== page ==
Stuck in the Middle with You
Stuck in the Middle with You
A Memoir of Parenting in Three Genders
Crown Publishing Group (NY), Hardcover, 9780767921763, 284pp.
Publication Date: April 30, 2013
A father for ten years, a mother for eight, and for a time in between, neither, or both ("the parental version of the schnoodle, or the cockapoo"), Jennifer Finney Boylan has seen parenthood from both sides of the gender divide. When her two children were young, Boylan came out as transgender, and as Jenny transitioned from a man to a woman and from a father to a mother, her family faced unique challenges and questions. In this thoughtful, tear-jerking, hilarious memoir, Jenny asks what it means to be a father, or a mother, and to what extent gender shades our experiences as parents. "It is my hope," she writes, "that having a father who became a woman in turn helped my sons become better men."
Through both her own story and incredibly insightful interviews with others, including Richard Russo, Edward Albee, Ann Beattie, Augusten Burroughs, Susan Minot, Trey Ellis, Timothy Kreider, and more, Jenny examines relationships with fathers and mothers, people's memories of the children they were and the parents they became, and the many different ways a family can be. Followed by an Afterword by Anna Quindlen that includes Jenny and her wife discussing the challenges they've faced and the love they share, "Stuck in the Middle with You" is a brilliant meditation on raising and on being a child.
Jenny Boylan lives at the end of a dirt road in Maine with a Sasquatch, a wind elemental, two weredogs, and a leprechaun.
ANNA QUINDLEN is the author of several bestselling novels ("Rise and Shine, Blessings, Object Lessons, One True Thing, Black and Blue"), and nonfiction books ("Good Dog. Stay., Being Perfect, Loud & Clear, A Short Guide to a Happy Life, Living Out Loud, Thinking Out Loud, How Reading Changed My Life"). She has also written two children's books ("The Tree That Came to Stay, Happily Ever After"). Her "New York Times" column "Public and Private" won the Pulitzer Prize in 1992. Her column now appears every other week in "Newsweek".
“[A] warm, engaging memoir...This informal investigation and her touchingly funny and always candid story work together to reveal the book’s ultimate truth: that ‘to accept the wondrous scope of gender is to affirm the vast potential of life in all its messy, unfathomable beauty’...Genuinely insightful through and through.” —Kirkus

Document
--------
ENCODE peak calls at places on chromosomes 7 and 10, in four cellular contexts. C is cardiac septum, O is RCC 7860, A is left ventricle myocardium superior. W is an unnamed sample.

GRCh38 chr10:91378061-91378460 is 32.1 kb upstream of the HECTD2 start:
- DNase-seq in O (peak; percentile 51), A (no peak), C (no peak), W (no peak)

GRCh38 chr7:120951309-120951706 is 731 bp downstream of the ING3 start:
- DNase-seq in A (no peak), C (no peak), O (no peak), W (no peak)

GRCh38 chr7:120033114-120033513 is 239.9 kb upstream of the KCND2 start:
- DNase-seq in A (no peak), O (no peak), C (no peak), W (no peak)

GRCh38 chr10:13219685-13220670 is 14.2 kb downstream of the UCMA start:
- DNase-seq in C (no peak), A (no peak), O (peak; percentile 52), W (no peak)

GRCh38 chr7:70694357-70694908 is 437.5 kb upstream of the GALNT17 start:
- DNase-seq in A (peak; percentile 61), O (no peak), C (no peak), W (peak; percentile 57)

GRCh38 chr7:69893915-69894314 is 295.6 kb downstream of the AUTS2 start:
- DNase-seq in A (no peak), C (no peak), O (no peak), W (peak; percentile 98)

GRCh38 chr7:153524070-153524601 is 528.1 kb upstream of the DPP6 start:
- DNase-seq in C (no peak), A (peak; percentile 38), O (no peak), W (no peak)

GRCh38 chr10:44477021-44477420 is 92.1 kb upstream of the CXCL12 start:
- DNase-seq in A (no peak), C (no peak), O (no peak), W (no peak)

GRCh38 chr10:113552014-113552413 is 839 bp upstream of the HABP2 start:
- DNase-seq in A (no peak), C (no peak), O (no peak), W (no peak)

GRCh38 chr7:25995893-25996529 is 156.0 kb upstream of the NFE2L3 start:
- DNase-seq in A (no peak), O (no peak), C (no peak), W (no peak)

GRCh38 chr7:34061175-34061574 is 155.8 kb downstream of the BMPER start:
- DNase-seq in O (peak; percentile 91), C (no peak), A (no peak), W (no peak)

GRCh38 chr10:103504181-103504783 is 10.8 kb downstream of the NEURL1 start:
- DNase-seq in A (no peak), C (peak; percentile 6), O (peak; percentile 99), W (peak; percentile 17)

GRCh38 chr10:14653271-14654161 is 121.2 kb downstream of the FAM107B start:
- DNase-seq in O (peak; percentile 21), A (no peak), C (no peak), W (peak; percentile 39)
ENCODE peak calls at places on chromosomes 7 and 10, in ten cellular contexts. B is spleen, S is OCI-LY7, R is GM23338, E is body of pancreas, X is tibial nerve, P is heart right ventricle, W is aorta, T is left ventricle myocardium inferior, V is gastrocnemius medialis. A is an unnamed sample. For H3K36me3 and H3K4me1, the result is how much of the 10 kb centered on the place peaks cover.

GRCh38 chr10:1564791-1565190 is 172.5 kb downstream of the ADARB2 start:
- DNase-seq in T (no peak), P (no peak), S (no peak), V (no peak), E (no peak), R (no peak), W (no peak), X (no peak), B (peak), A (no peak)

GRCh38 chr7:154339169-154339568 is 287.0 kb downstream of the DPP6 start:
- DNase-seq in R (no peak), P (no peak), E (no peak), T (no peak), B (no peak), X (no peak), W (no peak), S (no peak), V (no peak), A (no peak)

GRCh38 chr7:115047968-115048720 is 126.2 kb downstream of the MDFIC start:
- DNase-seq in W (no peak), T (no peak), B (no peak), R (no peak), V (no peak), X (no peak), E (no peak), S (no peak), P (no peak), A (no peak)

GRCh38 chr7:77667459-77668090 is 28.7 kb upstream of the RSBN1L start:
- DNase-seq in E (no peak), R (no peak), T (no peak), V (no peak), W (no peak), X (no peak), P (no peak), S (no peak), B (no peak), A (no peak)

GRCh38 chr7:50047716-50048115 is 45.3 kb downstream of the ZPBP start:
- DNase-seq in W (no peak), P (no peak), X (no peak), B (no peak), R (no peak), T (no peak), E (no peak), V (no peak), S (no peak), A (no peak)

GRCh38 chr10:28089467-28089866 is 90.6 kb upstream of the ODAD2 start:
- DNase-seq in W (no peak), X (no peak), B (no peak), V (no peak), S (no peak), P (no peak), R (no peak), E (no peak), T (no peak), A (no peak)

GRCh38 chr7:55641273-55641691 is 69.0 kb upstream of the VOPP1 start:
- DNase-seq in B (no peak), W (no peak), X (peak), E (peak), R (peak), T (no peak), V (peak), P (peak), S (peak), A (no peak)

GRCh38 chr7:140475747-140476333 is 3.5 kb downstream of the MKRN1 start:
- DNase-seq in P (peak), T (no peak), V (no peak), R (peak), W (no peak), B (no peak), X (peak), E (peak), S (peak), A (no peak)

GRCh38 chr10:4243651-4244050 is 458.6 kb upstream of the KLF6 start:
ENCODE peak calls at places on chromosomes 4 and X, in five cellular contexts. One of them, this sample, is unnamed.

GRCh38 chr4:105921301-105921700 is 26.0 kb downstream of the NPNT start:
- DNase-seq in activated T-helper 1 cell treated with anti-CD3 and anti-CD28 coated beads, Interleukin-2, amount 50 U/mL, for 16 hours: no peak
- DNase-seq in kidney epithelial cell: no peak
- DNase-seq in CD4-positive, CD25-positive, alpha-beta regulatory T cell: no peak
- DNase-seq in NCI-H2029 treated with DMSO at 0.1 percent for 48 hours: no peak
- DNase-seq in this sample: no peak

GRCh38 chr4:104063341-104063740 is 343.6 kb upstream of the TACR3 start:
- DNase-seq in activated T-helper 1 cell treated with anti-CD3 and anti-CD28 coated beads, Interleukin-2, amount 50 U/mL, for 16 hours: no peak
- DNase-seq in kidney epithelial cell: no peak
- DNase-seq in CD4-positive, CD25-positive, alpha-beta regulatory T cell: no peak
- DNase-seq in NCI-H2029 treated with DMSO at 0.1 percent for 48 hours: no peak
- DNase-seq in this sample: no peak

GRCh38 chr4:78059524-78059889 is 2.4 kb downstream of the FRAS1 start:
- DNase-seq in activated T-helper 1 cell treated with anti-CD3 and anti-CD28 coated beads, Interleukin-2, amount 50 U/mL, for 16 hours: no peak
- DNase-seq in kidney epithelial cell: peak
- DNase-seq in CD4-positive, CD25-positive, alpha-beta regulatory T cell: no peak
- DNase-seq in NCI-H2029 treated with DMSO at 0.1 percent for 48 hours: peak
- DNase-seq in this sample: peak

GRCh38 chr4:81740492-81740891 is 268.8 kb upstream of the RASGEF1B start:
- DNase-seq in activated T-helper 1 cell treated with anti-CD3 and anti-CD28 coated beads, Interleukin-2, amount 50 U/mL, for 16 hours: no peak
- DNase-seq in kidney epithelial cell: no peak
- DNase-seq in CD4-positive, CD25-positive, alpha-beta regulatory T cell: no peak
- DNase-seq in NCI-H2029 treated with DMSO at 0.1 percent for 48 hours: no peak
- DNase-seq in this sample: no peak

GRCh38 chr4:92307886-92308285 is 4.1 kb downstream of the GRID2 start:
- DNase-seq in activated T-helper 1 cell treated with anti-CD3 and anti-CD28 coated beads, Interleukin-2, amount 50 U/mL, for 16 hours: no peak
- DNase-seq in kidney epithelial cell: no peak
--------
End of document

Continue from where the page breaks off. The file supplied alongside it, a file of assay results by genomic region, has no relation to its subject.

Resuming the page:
“Boylan illuminates diverse family relationships and the many ways families operate fluidly on a seemingly never-ending spectrum. This unique and giving book has tremendous resonance.” —Booklist
“Stuck in the Middle also comes with vivid observations....Boylan remains a role model for her brisk prose and her high spirits as well as for her public advocacy and attention to her wife and their sons.” —Los Angeles Times
“Boylan enlists different perspectives by writers and others to explore in depth how parenting involves much more than birthing...Boylan records in engaging short narratives her complicated process of evolving as a parent, from being a father (“Jim”) for six years, a mother for 10, and throughout embracing a ‘flexible’ and ‘openhearted’ approach that has proven remarkably successful and long-lasting. Boylan writes honestly about the enormous toll her transitioning took on the family, the sense of ‘loss’ they all suffered when she became a woman in 2000, the anxieties she and Deedee felt over the children’s reaction to public censure, dread that the kids harbored their own dark secrets, and annoyance at other people’s inability to use the right pronoun.” —Publishers Weekly
“No other memoirist I’ve read so perfectly blends intimacy and witty remove, soul-searching and slapstick, joy and pain. As a child—or as a reader—one could not ask for a wiser, warmer, more engaging companion than Jennifer Finny Boylan.” —Mary Roach, author of Stiff and Packing for Mars
“Parents will recognize the basics here: The days go on forever; the years fly by; the heart is gripped by an aching, terrified love. The fact that Boylan changes her gender along the way—father of babies becomes mother of teenagers—does not make this memoir a cabinet of curiosities. It’s a family love story, bighearted and fearlessly funny. ‘To accept the wondrous scope of gender,’ Boylan writes, ‘is to affirm the vast potential of life, in all its messy, unfathomable beauty.’ And her story, interspersed with celebrity interviews on parenting, is messy and beautiful indeed. In the end...as Boylan’s mother puts it, ‘love will prevail.’”